Sleep Positions…. back to basics

While many people choose a different sleeping position, there are those that find sleeping on their back their preferred choice.  Practically speaking, there are some benefits, as well as some cons, especially if you don’t sleep alone.

Romow.com says that back sleeping is the best route to go because it gives your internal organs room to breathe and is beneficial if you have back pain.

Be sure to keep a pillow under your knees to take stress off your lower back and to help maintain the normal curve of your back.  This can help those with lower back pain.

According to Drsaracino.com, back sleeping is the best sleeping position if you raise your legs at the calves by nine inches. This causes your lower back to come in contact with the bed. Your back muscles can relax and the discs are able to re-expand. Lying in this position also enhances blood flow to the heart.

There are others that would say that sleeping on your back causes the weight of your abdomen, with the help of gravitational forces, to put pressure on your intestines and organs.

This is particularly the case in pregnant women.  According to Jodi Mindell, paediatric sleep expert, back sleeping is not recommended for women who are in the second and third trimesters of pregnancy.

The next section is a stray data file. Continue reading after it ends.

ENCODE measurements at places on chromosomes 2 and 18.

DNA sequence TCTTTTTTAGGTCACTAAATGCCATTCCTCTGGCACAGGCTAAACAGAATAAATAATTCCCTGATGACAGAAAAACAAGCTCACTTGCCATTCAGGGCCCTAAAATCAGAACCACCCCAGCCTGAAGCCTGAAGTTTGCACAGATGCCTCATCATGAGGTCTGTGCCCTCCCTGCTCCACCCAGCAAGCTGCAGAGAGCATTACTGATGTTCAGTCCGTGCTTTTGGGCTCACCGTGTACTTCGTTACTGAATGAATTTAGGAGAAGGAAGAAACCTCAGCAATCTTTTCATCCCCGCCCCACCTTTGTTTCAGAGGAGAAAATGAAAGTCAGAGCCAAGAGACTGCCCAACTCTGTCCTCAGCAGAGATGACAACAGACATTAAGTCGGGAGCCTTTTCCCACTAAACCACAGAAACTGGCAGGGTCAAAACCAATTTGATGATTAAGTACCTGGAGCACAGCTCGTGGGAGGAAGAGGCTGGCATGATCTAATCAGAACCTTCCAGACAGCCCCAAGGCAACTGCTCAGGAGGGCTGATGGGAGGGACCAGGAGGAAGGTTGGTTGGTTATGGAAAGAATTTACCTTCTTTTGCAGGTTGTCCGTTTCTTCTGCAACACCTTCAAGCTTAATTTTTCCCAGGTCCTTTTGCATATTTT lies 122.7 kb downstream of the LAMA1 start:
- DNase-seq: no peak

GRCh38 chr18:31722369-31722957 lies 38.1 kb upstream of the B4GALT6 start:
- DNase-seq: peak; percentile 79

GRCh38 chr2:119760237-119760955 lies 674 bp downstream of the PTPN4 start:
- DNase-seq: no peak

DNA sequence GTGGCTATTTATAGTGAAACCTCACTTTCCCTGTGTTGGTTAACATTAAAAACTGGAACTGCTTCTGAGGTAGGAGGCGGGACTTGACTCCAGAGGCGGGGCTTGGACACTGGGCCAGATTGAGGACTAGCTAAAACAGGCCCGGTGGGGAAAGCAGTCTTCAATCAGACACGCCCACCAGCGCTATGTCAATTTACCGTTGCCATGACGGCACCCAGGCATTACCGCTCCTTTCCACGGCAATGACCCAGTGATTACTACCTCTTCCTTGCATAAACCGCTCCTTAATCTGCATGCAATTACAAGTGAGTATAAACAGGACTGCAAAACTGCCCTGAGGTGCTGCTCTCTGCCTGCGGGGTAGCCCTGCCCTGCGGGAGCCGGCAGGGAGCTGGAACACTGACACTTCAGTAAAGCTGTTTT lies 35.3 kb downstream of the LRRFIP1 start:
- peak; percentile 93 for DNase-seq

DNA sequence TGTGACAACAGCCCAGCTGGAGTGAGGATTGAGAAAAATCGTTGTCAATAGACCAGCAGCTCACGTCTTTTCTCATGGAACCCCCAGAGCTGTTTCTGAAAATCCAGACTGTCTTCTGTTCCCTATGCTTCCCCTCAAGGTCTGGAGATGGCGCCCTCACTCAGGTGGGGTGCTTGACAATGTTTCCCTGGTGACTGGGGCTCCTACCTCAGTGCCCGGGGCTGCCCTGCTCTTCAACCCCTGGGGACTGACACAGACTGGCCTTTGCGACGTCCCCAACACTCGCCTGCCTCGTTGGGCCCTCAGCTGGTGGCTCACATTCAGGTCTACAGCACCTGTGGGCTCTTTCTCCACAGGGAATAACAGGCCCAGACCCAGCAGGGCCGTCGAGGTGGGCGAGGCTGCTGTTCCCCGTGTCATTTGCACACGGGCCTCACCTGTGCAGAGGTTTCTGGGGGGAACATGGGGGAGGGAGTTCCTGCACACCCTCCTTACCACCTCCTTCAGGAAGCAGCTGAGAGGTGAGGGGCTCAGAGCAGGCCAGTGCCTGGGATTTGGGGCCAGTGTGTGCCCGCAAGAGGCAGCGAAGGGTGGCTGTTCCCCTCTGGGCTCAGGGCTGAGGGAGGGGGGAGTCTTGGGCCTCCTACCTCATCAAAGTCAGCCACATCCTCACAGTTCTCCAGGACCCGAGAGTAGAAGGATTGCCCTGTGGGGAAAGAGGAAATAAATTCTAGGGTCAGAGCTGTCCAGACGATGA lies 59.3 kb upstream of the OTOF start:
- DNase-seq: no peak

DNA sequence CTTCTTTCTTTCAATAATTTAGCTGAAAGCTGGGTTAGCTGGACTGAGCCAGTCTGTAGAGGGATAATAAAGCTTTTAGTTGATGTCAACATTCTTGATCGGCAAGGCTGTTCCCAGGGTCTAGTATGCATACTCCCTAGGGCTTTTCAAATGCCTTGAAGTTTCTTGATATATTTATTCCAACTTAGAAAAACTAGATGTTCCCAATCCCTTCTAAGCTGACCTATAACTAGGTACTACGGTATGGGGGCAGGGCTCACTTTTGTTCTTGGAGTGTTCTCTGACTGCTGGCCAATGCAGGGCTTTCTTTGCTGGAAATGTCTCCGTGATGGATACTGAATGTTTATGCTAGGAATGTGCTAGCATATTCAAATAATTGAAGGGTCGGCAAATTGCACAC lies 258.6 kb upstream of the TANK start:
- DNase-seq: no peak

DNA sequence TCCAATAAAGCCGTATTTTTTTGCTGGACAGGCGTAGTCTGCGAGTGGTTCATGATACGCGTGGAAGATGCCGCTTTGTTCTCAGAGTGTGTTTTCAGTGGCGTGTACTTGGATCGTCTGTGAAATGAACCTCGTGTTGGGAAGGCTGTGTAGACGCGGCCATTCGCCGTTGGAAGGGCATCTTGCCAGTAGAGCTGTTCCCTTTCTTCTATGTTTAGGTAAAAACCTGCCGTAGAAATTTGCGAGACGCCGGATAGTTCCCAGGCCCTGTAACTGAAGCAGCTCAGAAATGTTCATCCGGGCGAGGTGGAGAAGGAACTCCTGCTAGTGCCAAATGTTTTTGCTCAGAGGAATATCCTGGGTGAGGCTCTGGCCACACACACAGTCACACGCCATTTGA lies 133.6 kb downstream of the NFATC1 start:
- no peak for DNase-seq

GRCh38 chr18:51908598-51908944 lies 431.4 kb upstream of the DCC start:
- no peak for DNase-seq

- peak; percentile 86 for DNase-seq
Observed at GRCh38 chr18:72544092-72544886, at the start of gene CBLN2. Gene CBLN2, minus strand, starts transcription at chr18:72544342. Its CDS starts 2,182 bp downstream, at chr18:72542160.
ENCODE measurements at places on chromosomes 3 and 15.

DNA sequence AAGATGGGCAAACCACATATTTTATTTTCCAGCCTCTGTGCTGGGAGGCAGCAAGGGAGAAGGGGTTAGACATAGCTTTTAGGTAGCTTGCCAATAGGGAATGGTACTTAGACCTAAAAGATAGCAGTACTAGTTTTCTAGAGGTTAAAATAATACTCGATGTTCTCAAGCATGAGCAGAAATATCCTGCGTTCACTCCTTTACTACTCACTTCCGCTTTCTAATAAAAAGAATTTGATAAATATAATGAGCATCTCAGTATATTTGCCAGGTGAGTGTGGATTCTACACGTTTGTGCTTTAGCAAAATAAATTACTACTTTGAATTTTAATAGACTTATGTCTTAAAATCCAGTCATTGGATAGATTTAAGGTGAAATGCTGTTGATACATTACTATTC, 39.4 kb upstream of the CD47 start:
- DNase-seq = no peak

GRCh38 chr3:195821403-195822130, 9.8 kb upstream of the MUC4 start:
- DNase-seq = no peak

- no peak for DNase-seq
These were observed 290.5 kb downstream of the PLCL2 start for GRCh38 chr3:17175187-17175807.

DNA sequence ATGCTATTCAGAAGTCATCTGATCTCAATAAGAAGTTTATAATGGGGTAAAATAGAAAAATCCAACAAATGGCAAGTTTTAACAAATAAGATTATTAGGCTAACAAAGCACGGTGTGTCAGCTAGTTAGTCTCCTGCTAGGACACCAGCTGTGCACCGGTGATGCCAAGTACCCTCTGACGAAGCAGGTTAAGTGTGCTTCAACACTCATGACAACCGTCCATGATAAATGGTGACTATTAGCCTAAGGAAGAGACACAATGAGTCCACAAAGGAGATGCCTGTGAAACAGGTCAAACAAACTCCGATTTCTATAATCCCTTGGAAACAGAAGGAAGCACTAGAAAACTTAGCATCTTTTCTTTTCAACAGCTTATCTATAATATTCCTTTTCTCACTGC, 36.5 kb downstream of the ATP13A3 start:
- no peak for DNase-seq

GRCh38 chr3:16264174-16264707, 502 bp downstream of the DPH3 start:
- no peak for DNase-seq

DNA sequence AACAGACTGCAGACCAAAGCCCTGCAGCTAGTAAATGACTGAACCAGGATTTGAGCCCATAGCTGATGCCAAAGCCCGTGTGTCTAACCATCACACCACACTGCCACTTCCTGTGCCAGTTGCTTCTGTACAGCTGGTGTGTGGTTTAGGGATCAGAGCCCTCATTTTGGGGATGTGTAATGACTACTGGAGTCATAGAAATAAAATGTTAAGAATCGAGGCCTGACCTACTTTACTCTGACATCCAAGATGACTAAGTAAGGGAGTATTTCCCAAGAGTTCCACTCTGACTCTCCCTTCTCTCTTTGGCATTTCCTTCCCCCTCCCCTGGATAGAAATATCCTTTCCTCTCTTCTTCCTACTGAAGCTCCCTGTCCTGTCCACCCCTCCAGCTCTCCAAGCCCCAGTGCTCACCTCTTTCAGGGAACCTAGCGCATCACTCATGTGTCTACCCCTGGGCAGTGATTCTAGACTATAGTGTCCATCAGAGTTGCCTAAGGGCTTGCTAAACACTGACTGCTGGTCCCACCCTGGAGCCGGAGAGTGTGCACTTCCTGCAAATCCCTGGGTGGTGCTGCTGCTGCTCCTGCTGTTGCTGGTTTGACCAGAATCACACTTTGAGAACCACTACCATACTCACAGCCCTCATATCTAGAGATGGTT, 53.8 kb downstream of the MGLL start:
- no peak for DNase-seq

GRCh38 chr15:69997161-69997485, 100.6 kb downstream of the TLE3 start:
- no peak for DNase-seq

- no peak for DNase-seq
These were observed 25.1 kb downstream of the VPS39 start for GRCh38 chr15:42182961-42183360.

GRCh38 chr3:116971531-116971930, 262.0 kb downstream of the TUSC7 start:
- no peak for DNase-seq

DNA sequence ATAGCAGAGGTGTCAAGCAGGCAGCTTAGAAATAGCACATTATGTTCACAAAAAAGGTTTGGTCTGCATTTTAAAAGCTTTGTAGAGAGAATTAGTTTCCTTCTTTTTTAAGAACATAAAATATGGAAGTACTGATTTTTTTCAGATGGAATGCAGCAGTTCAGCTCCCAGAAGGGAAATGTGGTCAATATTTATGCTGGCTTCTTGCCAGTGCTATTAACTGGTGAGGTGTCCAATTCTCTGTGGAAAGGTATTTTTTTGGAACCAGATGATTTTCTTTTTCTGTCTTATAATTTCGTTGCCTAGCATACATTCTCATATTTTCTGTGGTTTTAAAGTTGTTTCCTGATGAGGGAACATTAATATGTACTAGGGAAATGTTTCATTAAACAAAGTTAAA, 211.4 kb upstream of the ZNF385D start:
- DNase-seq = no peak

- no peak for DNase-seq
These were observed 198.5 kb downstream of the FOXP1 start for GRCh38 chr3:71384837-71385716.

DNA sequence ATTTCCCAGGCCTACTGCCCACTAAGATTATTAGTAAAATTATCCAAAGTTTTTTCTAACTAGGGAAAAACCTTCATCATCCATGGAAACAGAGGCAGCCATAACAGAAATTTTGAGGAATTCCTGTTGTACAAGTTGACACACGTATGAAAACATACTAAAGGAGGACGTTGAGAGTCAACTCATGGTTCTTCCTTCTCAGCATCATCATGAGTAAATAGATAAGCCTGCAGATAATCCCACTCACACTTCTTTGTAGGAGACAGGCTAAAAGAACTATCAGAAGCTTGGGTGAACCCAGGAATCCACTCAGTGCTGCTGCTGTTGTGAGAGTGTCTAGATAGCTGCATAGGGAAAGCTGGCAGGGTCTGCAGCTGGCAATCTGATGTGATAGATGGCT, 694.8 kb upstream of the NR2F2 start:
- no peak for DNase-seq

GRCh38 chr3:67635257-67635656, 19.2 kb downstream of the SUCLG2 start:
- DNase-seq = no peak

She explains that this position puts the full weight of your uterus on your back muscles, intestines, and on the vein that transports blood from your lower back to your heart.  It can also cause hemorrhoids, digestion problems, backaches, and can interfere with circulation and breathing.

It’s also not the best position for snorers, since it will probably make the snoring worse on their sleeping partners.  However, it is the recommended position for infants.

In 1992, the American Academy of Pediatrics (AAP) recommended that infants should sleep on their backs, rather than on their bellies or side, to prevent Sudden Infant Death Syndrome (SIDS). It has been reported that back sleeping can reduce the incidence of SIDS by nearly 50 percent.

If you do prefer this position, there are ways to minimize the negative effects, and reinforce the positives.  Your choice of pillows, for your neck and or your legs can help dramatically.

“The pillow needs to support your neck while on your back, without throwing your head forward or letting it fall too far back.” – Dr Craig Benson.

Another way to achieve the proper position is with an adjustable bed.  You can raise either your head or your feet or both depending on your physical conditions and comfort.

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